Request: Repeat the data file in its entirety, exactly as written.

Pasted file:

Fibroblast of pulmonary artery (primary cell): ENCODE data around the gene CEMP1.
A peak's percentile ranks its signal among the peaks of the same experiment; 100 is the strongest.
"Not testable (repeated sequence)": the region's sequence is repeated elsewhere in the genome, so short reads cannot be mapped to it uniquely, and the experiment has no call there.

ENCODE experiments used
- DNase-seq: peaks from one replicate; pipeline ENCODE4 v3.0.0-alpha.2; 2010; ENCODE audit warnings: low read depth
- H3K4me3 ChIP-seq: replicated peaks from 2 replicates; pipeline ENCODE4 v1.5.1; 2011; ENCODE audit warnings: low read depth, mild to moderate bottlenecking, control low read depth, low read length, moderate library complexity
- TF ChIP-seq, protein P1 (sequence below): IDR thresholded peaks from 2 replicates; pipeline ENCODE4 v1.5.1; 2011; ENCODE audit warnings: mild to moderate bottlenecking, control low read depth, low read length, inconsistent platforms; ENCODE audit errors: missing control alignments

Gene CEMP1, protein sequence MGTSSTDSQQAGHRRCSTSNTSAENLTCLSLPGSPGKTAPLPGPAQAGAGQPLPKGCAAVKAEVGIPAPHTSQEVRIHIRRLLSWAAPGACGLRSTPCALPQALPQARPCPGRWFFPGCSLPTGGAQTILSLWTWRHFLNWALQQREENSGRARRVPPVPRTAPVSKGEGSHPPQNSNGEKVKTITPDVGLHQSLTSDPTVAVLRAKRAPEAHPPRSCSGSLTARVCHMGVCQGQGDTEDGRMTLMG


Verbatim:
Fibroblast of pulmonary artery (primary cell): ENCODE data around the gene CEMP1.
A peak's percentile ranks its signal among the peaks of the same experiment; 100 is the strongest.
"Not testable (repeated sequence)": the region's sequence is repeated elsewhere in the genome, so short reads cannot be mapped to it uniquely, and the experiment has no call there.

ENCODE experiments used
- DNase-seq: peaks from one replicate; pipeline ENCODE4 v3.0.0-alpha.2; 2010; ENCODE audit warnings: low read depth
- H3K4me3 ChIP-seq: replicated peaks from 2 replicates; pipeline ENCODE4 v1.5.1; 2011; ENCODE audit warnings: low read depth, mild to moderate bottlenecking, control low read depth, low read length, moderate library complexity
- TF ChIP-seq, protein P1 (sequence below): IDR thresholded peaks from 2 replicates; pipeline ENCODE4 v1.5.1; 2011; ENCODE audit warnings: mild to moderate bottlenecking, control low read depth, low read length, inconsistent platforms; ENCODE audit errors: missing control alignments

Gene CEMP1, protein sequence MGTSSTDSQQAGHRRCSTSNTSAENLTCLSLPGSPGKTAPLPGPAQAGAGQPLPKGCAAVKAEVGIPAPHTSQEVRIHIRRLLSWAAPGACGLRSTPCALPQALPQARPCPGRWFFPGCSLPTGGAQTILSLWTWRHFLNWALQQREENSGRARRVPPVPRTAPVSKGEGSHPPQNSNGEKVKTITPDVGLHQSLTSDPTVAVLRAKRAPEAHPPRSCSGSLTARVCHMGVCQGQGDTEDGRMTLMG